The daylong Tierra Wools Harvest Festival, in Los Ojos, April 28, kicks off a new season of classes and shopping at this famed wool market and weaving center. Demonstrators will shear, spin, dye, and weave, plus there’s live music, light refreshments, and that lovely drive north (575-588-7231; handweavers.com).

Some of us pay homage to the great outdoors every day, but the April 22 Earth Day attracts special attention at events throughout the state. The BioPark, in Albuquerque, offers four days of down-to-earth fun, beginning April 18 with animal encounters and conservation info; story time and zookeeper chats on April 19; wildlife discovery stations and bird identification on April 20; and a Children’s Seed Festival on April 21 (505-768-2000, nmmag.us/CABQBioPark).

Make a reservation for a special hike up Oak Canyon on April 22 at Jemez Historic Site, north of Jémez Springs. The usually off-limits 1.5-mile walk includes information on flora and fauna by the site’s rangers—but participation is limited (575-829-3539, nmhistoricsite.org/jemez).

The Pajarito Environmental Education Center, in Los Alamos, pulls out the stops for its Earth Day Festival, 10 a.m.–2 p.m. on April 21. Food vendors, live music, hands-on activities, and info booths of earth-minded organizations will be there. Pop inside for cool exhibits on reptiles, geology, and ecology, and a calming wildlife-viewing room (505-662-0460, peecnature.org).

National Park Week runs April 21–29, with free admission on opening day, which is also National Junior Ranger Day. Get the kids started on activities that mix science, art, history, and math (nps.gov).

Alamogordo waits a week to celebrate. On April 28 , the city’s biggest one-day event kicks off at 9 a.m. at the Alameda Park Zoo. Food vendors, performers, and exhibitors swell the crowds, so snag an early viewing spot for the 11 a.m. mass butterfly release (575-415-3494).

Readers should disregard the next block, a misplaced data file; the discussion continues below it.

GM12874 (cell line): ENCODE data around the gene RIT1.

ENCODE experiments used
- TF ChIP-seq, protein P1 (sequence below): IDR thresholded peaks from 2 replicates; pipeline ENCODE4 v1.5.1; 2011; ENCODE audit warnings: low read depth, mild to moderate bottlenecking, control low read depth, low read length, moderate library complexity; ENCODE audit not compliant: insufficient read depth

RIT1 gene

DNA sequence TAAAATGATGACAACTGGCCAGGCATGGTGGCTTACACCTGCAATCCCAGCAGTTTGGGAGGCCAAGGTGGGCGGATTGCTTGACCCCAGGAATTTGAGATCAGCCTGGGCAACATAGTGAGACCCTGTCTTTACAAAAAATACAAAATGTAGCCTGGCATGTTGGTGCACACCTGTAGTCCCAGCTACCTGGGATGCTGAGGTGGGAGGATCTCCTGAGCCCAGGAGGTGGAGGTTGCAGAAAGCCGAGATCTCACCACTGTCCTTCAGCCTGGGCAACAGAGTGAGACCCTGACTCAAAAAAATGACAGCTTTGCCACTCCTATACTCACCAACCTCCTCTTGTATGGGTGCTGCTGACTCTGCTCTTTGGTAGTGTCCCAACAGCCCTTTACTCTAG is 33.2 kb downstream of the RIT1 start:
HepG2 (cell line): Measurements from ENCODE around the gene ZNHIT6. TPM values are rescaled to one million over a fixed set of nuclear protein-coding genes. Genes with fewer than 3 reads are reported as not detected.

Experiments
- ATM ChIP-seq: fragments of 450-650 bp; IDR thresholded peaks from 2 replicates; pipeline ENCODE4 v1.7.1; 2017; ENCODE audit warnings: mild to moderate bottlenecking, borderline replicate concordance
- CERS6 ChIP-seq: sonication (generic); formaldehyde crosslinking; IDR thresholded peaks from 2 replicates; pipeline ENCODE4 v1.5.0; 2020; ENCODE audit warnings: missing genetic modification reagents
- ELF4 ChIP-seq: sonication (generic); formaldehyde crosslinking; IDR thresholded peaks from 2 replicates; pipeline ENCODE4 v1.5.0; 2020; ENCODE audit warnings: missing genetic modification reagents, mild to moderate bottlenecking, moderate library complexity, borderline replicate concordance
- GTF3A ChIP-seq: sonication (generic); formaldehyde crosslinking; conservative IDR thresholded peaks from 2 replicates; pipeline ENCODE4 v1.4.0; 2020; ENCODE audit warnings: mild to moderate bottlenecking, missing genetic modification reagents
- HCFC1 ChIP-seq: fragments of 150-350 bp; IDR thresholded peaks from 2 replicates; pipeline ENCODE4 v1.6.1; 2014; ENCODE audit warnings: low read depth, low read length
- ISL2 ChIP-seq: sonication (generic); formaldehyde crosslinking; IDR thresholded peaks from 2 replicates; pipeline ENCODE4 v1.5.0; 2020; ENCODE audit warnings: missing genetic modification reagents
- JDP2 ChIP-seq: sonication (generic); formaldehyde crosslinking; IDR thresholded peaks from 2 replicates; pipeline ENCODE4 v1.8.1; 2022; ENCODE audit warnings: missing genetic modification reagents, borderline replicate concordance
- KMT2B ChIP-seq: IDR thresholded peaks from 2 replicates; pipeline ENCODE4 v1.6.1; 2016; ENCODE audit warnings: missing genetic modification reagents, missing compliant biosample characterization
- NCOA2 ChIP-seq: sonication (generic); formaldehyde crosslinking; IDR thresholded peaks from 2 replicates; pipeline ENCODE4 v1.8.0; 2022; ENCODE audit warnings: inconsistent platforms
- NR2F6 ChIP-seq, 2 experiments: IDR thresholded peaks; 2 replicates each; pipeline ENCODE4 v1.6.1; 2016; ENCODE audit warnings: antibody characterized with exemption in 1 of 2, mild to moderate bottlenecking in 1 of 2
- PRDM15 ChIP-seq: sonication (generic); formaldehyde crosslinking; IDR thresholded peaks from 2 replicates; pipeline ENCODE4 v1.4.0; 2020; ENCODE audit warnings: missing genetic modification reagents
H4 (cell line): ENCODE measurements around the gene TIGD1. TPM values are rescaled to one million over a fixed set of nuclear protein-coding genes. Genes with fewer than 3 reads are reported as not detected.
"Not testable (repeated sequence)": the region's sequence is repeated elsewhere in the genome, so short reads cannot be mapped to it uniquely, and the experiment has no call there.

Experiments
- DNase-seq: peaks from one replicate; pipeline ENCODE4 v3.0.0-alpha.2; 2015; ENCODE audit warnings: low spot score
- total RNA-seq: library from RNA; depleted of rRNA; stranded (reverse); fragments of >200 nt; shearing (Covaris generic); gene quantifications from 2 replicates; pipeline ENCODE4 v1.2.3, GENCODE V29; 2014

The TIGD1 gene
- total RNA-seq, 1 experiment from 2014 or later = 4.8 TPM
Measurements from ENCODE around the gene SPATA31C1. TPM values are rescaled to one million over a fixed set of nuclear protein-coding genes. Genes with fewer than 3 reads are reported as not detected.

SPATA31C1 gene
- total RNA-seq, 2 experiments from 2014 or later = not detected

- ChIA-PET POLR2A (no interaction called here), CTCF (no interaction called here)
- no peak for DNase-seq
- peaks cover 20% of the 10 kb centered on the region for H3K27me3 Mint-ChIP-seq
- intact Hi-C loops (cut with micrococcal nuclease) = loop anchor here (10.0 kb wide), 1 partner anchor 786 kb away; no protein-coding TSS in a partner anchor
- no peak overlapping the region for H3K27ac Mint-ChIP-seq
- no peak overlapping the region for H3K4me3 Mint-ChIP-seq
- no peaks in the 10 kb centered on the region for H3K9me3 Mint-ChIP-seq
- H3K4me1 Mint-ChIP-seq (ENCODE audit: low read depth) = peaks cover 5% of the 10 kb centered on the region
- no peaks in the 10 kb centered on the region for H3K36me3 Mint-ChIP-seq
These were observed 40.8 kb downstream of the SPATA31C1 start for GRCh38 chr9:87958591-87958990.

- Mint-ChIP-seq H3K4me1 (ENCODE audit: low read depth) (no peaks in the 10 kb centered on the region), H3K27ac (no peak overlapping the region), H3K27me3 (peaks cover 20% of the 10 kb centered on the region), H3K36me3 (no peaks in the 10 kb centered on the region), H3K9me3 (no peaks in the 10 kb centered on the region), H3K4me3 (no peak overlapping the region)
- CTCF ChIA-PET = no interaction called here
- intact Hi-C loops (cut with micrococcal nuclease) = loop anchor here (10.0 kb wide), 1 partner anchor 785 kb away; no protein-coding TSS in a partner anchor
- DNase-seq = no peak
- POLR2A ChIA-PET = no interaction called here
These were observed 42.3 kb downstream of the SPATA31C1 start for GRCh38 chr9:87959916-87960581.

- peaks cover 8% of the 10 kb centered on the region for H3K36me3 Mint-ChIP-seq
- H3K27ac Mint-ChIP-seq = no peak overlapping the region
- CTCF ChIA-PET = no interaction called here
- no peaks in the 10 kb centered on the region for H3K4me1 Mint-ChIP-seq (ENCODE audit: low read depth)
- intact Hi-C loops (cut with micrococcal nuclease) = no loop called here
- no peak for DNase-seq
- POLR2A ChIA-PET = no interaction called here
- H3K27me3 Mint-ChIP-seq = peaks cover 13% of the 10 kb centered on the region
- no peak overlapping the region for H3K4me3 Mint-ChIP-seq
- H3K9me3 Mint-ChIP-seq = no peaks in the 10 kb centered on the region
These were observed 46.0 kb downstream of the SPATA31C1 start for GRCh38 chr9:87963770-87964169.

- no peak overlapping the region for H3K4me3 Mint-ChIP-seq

Catch a case of powwow fever at the Gathering of Nations, April 26–28 at Expo NM, in Albuquerque. The largest powwow in the country draws thousands of participants from tribes all across North America for singing and dancing competitions, a huge Indian Traders’ Market, a Native food court, and the crowning of Miss Indian World. New this year: a horse-and-rider regalia parade and contest that honors the spirit of Native American horse culture (505-836-2810, gatheringofnations.com).

They’re not as majestic as eagles, as graceful as cranes, or as lovely as snow geese, but turkey vultures nonetheless impress bird-watchers each spring with their return from winter habitats in Central and South America. During late March and early April, many flock to the cottonwood trees along Chaco Street in the village of Aztec. With a large, dramatic V-shaped wingspan, turkey vultures have a characteristically inelegant and wobbly soaring pattern and a bright-red, featherless head somewhat reminiscent of its similarly homely, awkward namesake, the wild turkey. “It’s a real natural phenomenon,” says Aztec resident Vicky Ramakka, who's fascinated by their show. “They circle slowly in the morning, catching warm air to lift them higher and higher until you can barely see them.”

For more events, go to nmmag.us/calendarnmm